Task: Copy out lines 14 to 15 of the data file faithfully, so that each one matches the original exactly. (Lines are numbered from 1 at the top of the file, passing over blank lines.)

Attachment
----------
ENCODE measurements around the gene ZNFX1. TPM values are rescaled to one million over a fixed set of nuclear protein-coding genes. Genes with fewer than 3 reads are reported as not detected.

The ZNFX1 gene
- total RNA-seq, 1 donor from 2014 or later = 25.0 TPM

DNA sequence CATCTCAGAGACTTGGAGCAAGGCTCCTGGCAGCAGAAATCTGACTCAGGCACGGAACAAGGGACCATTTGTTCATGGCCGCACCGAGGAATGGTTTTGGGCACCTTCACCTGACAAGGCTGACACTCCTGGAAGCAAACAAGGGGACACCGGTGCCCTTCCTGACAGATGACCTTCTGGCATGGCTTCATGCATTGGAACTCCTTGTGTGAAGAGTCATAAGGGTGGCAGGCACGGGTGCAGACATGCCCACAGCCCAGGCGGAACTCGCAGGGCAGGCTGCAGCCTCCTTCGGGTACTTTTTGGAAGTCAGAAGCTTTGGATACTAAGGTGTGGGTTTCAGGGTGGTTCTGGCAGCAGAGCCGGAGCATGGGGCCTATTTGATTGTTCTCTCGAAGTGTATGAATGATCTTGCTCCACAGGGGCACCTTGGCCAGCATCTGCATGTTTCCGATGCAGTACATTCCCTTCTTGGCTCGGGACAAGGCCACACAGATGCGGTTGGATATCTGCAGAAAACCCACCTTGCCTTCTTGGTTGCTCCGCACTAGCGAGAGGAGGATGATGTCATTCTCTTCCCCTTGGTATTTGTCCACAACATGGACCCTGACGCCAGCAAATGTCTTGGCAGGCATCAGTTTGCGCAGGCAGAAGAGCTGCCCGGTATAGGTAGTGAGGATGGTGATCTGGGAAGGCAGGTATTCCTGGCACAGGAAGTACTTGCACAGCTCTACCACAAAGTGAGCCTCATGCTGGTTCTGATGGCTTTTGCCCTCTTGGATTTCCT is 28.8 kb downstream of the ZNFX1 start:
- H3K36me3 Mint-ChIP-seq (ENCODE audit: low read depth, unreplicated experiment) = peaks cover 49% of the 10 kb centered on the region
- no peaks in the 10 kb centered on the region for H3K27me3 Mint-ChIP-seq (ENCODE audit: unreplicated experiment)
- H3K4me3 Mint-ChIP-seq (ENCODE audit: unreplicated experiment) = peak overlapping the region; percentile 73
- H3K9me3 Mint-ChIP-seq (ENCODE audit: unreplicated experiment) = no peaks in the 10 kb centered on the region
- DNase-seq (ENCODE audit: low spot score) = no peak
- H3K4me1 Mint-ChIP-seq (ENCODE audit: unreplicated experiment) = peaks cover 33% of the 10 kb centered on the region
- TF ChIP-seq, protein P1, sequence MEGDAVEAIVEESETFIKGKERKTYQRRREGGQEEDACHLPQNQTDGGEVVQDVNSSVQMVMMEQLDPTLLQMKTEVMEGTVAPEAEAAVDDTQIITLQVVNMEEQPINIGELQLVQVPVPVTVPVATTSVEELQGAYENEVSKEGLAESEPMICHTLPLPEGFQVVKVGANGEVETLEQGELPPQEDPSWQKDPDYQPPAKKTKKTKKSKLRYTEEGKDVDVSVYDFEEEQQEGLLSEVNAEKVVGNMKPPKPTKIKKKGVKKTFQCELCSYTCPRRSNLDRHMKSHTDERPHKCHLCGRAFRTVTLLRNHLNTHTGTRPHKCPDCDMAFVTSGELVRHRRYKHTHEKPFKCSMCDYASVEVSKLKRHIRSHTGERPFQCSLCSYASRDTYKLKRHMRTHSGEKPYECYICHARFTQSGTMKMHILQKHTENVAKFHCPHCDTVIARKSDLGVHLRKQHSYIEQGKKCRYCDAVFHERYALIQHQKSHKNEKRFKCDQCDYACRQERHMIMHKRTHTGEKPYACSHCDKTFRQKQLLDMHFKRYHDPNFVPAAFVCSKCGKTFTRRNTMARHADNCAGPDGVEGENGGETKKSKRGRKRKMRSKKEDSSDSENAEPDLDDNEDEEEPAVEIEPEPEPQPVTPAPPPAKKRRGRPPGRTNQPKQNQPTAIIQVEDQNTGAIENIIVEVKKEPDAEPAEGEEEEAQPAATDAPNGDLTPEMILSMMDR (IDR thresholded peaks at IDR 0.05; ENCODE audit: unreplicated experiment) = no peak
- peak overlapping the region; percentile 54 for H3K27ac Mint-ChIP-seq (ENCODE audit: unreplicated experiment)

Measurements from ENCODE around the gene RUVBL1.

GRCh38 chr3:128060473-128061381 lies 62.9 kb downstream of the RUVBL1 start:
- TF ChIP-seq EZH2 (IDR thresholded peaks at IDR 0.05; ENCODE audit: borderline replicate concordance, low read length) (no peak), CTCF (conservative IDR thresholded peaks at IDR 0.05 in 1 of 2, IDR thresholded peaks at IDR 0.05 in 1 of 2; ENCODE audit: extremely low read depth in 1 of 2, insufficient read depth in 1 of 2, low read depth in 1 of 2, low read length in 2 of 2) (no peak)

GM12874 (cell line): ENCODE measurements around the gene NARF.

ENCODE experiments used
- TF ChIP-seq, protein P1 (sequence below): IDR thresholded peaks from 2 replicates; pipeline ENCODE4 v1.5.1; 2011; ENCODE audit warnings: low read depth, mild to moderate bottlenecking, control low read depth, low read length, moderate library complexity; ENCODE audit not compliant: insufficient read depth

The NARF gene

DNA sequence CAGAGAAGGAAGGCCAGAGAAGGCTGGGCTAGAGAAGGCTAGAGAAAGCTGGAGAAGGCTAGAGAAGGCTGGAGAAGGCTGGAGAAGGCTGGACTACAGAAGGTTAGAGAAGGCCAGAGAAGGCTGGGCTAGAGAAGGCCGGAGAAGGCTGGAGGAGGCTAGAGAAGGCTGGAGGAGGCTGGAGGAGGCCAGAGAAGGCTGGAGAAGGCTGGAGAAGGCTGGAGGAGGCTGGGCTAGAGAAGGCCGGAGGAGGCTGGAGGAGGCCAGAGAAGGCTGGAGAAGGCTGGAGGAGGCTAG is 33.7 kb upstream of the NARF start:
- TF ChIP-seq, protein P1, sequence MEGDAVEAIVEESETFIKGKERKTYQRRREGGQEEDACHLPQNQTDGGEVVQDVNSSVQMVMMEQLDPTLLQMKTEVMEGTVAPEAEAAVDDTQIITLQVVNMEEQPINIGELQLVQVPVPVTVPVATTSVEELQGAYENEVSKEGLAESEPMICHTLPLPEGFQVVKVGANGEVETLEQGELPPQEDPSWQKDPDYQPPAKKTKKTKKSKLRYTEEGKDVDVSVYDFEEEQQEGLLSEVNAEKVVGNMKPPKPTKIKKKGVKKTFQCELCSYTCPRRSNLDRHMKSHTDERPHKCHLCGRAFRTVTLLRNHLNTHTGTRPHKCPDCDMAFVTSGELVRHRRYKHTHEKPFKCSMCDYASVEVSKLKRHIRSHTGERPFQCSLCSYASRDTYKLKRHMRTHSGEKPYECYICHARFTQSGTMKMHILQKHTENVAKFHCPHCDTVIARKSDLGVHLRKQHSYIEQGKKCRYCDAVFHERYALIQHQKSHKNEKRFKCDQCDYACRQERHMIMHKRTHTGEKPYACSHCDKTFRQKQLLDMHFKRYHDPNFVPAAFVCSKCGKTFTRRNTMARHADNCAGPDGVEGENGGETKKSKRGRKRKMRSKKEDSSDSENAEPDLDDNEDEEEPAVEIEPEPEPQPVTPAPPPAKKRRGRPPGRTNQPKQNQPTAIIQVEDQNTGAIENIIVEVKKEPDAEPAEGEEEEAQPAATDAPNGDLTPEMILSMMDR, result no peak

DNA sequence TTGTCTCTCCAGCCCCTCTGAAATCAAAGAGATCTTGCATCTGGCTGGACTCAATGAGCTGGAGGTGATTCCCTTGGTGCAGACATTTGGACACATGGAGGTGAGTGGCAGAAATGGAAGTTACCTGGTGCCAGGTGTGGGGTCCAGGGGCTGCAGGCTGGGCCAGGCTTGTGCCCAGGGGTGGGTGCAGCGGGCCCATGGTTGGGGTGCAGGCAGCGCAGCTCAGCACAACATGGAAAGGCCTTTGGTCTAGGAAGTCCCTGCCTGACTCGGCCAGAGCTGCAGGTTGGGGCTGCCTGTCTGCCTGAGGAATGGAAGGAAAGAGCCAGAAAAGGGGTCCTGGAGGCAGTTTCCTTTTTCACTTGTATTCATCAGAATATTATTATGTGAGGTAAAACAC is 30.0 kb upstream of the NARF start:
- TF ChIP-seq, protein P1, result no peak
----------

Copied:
GRCh38 chr3:128060473-128061381 lies 62.9 kb downstream of the RUVBL1 start:
- TF ChIP-seq EZH2 (IDR thresholded peaks at IDR 0.05; ENCODE audit: borderline replicate concordance, low read length) (no peak), CTCF (conservative IDR thresholded peaks at IDR 0.05 in 1 of 2, IDR thresholded peaks at IDR 0.05 in 1 of 2; ENCODE audit: extremely low read depth in 1 of 2, insufficient read depth in 1 of 2, low read depth in 1 of 2, low read length in 2 of 2) (no peak)